Part of the reason behind this is due to revisionism. For the vast majority of authors, the Spitfire represented a sleek and graceful nod to modernity, whereas the robust, linen-covered Hurricane was viewed as being an outmoded machine suitable for relegation to secondary duties tackling the HE111 as opposed to duelling directly with the BF109. Not only are these accounts patently untrue, (303 Squadron being but one example), they also serve to undermine the incredible achievements of Hurricane pilots who greatly outnumbered their Spitfire counterparts during Britain’s Finest Hour. Indeed, the adaptability and reliability of the Hurricane; its relative ease of construction and repair, and its overall performance when coupled to the tenacity of air and ground crew saved Britain from imminent invasion.
Any consideration of the Hurricane and its Hawker stable mates necessitates a thorough review of the man who ultimately designed and constructed it. The author of this work clearly understands this, and lays the foundation for this eminently readable and incredibly detailed account of the man who led to the machine which saved Britain.
Sir Sydney Camm is a name that will not be familiar to the vast majority. Born into a large family of 12 children in Windsor as the eldest, Camm was fortunate to be influenced by two principal factors: the advancement of aeronautics during the course of World War 1, and secondly, carpentry / joinery – his father’s trade. This combination of interest; knowledge, and practical skill led initially to the foundation of the Windsor Model Aeroplane Club in 1912 culminating in the construction of a manned-glider shortly afterwards. Camms’ early endeavours were widely covered by the specialist press, (The Aeroplane et al) and it was this convergence which led to Camm accepting his first paid role as a shop-floor Carpenter at Martinsyde at the time of World War I and then Handasyde in 1921 after the former went into liquidation. During his time with both manufacturers, the prototypical transition from Bi-Plane to Mono Plane was beginning to gain traction, a sentiment which was not shared by the deeply conservative Air Ministry.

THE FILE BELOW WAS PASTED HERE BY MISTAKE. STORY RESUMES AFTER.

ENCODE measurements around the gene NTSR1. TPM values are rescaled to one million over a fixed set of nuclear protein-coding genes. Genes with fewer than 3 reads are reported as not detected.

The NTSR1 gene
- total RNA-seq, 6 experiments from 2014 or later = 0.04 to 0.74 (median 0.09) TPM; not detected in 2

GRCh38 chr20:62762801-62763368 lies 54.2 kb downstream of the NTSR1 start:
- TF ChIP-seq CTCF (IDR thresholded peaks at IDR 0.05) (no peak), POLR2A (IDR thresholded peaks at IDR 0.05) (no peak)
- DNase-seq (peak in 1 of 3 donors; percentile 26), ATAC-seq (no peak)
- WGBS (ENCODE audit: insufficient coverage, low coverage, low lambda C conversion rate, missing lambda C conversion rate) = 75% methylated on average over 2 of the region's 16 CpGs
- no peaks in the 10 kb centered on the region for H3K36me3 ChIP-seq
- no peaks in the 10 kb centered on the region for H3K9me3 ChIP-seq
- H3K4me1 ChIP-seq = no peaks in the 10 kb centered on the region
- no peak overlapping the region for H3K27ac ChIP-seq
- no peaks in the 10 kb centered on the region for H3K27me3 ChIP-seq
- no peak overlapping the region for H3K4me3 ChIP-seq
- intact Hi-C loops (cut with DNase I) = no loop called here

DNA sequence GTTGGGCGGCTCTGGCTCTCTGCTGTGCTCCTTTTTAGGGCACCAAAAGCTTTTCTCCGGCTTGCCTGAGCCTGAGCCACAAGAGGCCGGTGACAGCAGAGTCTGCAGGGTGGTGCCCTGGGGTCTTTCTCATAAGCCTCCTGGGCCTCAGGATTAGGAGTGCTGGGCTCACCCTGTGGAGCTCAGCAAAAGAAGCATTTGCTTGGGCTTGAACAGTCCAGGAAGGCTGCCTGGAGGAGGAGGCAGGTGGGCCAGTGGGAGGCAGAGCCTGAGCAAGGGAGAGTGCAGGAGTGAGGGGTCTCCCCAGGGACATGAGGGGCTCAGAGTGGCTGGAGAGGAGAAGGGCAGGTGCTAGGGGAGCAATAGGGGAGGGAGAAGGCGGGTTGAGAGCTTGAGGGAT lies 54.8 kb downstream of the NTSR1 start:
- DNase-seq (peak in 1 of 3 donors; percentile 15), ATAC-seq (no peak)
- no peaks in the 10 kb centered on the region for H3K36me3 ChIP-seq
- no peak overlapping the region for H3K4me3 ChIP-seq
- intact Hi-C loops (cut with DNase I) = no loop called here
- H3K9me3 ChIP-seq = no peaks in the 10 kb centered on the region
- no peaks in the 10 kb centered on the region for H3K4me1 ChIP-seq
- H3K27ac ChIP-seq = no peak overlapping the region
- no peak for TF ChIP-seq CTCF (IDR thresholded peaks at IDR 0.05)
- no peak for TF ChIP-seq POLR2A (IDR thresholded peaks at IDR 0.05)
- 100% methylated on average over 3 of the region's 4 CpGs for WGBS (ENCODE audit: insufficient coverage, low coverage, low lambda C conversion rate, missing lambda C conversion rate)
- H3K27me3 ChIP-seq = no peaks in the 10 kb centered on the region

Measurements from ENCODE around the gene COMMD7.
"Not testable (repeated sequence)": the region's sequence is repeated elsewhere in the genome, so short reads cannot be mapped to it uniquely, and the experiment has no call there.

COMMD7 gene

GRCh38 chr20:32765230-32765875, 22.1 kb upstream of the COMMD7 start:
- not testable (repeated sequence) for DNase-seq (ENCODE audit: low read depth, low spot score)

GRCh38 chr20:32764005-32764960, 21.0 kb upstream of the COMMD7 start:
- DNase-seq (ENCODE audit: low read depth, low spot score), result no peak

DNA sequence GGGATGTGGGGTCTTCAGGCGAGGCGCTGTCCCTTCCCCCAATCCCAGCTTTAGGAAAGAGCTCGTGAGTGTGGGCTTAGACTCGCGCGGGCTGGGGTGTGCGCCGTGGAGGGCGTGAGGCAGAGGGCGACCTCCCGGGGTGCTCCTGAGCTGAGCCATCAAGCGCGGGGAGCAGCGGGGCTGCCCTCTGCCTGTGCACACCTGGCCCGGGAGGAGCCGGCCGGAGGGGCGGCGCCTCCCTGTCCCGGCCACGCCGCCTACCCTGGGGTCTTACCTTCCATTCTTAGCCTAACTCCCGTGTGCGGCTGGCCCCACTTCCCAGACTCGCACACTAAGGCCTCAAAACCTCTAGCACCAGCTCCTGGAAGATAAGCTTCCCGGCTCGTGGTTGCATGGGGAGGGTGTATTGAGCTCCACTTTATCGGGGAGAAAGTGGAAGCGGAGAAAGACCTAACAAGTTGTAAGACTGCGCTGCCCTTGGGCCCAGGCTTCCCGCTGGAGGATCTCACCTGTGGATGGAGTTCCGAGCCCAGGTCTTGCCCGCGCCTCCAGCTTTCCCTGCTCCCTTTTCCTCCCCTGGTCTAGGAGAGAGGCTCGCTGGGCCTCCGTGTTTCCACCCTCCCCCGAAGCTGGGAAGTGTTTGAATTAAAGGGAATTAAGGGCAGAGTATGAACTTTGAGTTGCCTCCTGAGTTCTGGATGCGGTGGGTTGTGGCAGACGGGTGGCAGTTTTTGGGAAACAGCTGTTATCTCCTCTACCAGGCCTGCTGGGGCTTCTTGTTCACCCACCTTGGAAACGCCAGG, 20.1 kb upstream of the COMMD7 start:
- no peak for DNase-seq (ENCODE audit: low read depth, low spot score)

A critical turning point came in November 1923 when Camm joined the Hawker Aircraft Company. Founded by T.O.M Sopwith, (of Pup and Camel fame) Camm enjoyed and excelled in the position of senior Draughtsman leading to the design and implementation of jointed tubular steel in aircraft manufacture and an articulation of the monoplane– critical developments in the context of the Battle of Britain. The ascendancy of Hawker products during the uneasy interwar period are a testament to this. Aircraft penned by Camm such as the Nimrod; Hart and Fury all formed the backbone of the RAF during this period. This has led to the unfair charge that due to the dominance of the bi-plane in the interwar period, Camms’ design language was inherently conservative. Indeed, as the Author elucidates, any conservatism in design was determined by the deeply conservative Air Ministry whose mistrust of the monoplane was to pose a considerable obstacle to the modernisation of the RAF. Indeed, as the Author highlights, this notion of Camm versus the Ministry was to prove a recurrent theme with the development and introduction of the Typhoon; Tempest; Sea Fury and P1127 – all of which are covered by this book.